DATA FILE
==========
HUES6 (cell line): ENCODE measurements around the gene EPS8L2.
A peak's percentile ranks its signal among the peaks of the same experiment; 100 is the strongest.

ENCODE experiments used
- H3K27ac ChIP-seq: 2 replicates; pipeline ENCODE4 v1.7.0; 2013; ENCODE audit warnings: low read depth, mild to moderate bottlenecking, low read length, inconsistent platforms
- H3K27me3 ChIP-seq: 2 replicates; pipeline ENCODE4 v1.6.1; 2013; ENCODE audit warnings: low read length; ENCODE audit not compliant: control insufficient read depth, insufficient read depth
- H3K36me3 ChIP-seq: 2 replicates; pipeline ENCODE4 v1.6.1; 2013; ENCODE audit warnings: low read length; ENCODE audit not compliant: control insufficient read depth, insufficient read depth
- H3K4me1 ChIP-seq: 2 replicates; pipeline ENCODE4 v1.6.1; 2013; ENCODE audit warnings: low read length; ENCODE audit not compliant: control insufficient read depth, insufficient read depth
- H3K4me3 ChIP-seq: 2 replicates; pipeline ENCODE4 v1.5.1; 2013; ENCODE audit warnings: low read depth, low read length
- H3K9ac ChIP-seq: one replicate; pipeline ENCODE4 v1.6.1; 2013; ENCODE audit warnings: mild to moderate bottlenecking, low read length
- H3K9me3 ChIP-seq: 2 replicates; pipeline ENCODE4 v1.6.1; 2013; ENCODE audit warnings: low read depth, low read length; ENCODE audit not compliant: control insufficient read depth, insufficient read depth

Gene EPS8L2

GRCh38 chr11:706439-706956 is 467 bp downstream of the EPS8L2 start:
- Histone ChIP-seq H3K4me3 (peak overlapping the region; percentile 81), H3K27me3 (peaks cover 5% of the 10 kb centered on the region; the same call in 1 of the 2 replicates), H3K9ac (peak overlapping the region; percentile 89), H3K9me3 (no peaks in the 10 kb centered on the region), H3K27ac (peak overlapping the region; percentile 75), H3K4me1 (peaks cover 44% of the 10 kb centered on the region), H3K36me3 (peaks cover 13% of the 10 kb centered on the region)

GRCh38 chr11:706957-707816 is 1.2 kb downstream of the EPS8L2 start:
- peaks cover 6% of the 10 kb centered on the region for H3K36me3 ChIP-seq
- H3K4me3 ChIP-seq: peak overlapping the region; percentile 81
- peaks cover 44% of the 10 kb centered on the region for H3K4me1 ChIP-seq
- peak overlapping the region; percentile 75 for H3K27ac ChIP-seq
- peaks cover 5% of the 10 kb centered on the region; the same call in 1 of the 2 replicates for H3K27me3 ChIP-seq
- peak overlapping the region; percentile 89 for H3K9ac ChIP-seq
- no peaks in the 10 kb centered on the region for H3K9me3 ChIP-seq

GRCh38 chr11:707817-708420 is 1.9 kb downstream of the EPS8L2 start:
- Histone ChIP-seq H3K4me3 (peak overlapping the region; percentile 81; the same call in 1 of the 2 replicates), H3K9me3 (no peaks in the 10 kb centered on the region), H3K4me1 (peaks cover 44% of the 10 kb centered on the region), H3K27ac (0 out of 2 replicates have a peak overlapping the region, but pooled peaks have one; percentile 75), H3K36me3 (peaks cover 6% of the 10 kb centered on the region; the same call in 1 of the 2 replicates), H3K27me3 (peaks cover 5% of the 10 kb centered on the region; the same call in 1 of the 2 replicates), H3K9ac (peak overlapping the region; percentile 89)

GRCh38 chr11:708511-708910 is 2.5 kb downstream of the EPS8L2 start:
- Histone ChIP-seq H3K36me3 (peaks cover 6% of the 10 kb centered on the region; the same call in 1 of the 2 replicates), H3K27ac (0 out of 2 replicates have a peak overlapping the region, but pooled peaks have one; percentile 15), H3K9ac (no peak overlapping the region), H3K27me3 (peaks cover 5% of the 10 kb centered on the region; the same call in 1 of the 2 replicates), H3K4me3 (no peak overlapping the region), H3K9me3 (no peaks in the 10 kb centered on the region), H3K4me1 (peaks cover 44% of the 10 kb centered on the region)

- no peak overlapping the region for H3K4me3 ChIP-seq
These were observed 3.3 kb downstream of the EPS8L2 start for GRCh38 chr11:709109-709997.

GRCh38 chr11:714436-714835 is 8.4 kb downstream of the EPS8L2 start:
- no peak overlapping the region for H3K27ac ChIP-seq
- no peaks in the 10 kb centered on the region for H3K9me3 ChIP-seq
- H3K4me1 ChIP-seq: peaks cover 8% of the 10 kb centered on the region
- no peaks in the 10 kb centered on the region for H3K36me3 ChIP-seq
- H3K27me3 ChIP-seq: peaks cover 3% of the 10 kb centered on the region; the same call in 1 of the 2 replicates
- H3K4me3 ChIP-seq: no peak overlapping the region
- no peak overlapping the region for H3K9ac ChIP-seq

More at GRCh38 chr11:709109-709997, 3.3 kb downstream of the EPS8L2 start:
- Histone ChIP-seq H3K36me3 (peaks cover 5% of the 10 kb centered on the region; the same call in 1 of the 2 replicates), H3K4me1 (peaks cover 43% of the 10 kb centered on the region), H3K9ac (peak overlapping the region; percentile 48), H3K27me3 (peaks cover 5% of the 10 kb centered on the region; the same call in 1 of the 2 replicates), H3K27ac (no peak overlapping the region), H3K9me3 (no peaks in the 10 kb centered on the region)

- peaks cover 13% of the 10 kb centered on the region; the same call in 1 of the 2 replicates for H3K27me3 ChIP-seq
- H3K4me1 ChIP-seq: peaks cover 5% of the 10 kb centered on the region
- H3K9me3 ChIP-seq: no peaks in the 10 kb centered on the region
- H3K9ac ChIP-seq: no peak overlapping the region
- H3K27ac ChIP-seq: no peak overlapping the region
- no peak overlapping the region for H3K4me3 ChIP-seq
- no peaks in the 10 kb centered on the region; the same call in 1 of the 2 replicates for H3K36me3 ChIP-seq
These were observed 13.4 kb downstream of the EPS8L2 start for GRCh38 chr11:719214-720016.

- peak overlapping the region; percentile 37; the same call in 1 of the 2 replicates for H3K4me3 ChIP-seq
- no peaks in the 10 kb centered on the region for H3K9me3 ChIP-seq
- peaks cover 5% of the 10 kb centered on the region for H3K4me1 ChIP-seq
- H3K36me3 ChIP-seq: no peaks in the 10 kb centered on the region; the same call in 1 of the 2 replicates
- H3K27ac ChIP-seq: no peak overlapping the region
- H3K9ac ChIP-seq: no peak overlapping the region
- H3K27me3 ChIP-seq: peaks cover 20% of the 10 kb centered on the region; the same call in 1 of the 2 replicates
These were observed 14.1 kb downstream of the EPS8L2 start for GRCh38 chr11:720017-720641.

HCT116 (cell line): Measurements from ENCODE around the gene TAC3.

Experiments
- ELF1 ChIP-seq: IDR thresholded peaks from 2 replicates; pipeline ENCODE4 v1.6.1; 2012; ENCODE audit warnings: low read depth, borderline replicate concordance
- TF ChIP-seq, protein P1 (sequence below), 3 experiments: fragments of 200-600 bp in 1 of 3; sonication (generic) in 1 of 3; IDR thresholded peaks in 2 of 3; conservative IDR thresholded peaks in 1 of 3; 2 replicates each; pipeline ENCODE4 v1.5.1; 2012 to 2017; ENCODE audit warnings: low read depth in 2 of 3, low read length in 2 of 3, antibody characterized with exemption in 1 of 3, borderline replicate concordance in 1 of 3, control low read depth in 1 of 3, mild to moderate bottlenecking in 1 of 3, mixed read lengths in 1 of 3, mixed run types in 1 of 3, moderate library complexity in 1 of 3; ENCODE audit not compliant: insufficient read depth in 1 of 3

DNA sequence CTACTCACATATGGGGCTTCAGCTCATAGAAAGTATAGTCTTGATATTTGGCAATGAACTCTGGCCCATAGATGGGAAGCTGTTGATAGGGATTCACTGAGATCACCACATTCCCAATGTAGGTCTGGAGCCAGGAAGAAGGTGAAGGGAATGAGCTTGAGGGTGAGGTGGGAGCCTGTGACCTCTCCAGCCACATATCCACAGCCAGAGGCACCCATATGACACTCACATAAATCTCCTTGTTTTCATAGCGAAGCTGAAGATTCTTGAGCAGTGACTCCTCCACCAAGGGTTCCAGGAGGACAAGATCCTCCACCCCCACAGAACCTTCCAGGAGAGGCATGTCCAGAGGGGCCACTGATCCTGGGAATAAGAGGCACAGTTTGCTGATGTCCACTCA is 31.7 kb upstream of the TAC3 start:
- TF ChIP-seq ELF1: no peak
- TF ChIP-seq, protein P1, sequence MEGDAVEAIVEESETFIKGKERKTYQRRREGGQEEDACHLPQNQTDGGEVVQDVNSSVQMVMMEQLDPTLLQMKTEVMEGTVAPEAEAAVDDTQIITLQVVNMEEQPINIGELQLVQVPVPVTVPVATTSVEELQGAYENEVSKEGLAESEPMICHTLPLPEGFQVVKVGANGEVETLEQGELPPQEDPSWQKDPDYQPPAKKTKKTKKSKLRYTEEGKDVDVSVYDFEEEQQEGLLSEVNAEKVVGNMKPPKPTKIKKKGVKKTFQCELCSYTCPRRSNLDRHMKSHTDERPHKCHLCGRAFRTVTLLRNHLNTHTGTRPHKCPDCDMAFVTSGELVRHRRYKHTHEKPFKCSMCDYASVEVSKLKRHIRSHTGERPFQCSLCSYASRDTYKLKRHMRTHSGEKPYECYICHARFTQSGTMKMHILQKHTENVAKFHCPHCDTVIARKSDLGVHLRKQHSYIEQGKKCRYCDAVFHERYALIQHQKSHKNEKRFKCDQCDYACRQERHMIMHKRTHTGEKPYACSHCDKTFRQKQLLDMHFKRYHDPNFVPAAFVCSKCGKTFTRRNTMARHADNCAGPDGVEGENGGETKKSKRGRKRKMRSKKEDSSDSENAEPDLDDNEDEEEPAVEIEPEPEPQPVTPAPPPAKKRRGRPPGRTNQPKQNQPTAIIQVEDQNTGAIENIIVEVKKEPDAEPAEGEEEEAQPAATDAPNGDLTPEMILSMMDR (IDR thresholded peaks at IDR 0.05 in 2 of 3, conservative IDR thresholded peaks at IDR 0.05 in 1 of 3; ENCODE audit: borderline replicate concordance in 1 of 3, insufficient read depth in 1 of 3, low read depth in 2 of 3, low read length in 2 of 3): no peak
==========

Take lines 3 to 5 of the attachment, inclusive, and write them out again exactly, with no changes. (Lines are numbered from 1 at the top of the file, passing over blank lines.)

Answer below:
ENCODE experiments used
- H3K27ac ChIP-seq: 2 replicates; pipeline ENCODE4 v1.7.0; 2013; ENCODE audit warnings: low read depth, mild to moderate bottlenecking, low read length, inconsistent platforms
- H3K27me3 ChIP-seq: 2 replicates; pipeline ENCODE4 v1.6.1; 2013; ENCODE audit warnings: low read length; ENCODE audit not compliant: control insufficient read depth, insufficient read depth